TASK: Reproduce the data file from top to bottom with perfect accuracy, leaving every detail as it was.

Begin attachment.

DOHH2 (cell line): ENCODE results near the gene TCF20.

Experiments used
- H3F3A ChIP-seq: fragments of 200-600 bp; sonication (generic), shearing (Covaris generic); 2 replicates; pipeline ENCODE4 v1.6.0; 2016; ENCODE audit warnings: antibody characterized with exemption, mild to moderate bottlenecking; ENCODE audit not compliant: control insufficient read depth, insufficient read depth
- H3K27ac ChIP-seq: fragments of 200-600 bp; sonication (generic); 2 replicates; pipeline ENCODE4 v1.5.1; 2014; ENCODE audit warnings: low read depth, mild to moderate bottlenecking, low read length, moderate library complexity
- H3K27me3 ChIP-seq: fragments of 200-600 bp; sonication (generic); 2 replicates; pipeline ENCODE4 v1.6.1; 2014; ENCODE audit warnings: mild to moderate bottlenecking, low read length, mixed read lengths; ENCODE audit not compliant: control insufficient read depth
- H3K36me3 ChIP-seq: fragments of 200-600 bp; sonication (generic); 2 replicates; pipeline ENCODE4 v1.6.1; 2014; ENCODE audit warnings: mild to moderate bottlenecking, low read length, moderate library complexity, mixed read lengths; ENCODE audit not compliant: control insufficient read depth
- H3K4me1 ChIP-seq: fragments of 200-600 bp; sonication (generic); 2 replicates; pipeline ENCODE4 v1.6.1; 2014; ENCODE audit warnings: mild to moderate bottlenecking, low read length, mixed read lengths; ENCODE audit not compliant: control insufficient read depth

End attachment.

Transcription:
DOHH2 (cell line): ENCODE results near the gene TCF20.

Experiments used
- H3F3A ChIP-seq: fragments of 200-600 bp; sonication (generic), shearing (Covaris generic); 2 replicates; pipeline ENCODE4 v1.6.0; 2016; ENCODE audit warnings: antibody characterized with exemption, mild to moderate bottlenecking; ENCODE audit not compliant: control insufficient read depth, insufficient read depth
- H3K27ac ChIP-seq: fragments of 200-600 bp; sonication (generic); 2 replicates; pipeline ENCODE4 v1.5.1; 2014; ENCODE audit warnings: low read depth, mild to moderate bottlenecking, low read length, moderate library complexity
- H3K27me3 ChIP-seq: fragments of 200-600 bp; sonication (generic); 2 replicates; pipeline ENCODE4 v1.6.1; 2014; ENCODE audit warnings: mild to moderate bottlenecking, low read length, mixed read lengths; ENCODE audit not compliant: control insufficient read depth
- H3K36me3 ChIP-seq: fragments of 200-600 bp; sonication (generic); 2 replicates; pipeline ENCODE4 v1.6.1; 2014; ENCODE audit warnings: mild to moderate bottlenecking, low read length, moderate library complexity, mixed read lengths; ENCODE audit not compliant: control insufficient read depth
- H3K4me1 ChIP-seq: fragments of 200-600 bp; sonication (generic); 2 replicates; pipeline ENCODE4 v1.6.1; 2014; ENCODE audit warnings: mild to moderate bottlenecking, low read length, mixed read lengths; ENCODE audit not compliant: control insufficient read depth